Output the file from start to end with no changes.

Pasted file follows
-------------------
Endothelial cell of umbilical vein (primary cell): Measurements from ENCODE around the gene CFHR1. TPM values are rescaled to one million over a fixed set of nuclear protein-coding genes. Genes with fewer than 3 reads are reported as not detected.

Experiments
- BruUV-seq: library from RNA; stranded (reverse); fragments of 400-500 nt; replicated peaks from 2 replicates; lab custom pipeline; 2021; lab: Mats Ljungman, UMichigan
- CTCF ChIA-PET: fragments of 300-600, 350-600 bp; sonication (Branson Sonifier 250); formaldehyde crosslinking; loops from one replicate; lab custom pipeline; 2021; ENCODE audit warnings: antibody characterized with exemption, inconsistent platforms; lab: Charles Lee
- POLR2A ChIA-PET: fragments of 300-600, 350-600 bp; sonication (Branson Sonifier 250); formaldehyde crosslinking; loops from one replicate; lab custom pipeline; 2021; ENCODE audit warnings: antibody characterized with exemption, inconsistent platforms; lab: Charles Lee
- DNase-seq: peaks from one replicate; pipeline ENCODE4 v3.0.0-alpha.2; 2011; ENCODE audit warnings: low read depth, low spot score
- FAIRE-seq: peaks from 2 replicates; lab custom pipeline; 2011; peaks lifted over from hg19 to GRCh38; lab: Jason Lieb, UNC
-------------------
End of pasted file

Endothelial cell of umbilical vein (primary cell): Measurements from ENCODE around the gene CFHR1. TPM values are rescaled to one million over a fixed set of nuclear protein-coding genes. Genes with fewer than 3 reads are reported as not detected.

Experiments
- BruUV-seq: library from RNA; stranded (reverse); fragments of 400-500 nt; replicated peaks from 2 replicates; lab custom pipeline; 2021; lab: Mats Ljungman, UMichigan
- CTCF ChIA-PET: fragments of 300-600, 350-600 bp; sonication (Branson Sonifier 250); formaldehyde crosslinking; loops from one replicate; lab custom pipeline; 2021; ENCODE audit warnings: antibody characterized with exemption, inconsistent platforms; lab: Charles Lee
- POLR2A ChIA-PET: fragments of 300-600, 350-600 bp; sonication (Branson Sonifier 250); formaldehyde crosslinking; loops from one replicate; lab custom pipeline; 2021; ENCODE audit warnings: antibody characterized with exemption, inconsistent platforms; lab: Charles Lee
- DNase-seq: peaks from one replicate; pipeline ENCODE4 v3.0.0-alpha.2; 2011; ENCODE audit warnings: low read depth, low spot score
- FAIRE-seq: peaks from 2 replicates; lab custom pipeline; 2011; peaks lifted over from hg19 to GRCh38; lab: Jason Lieb, UNC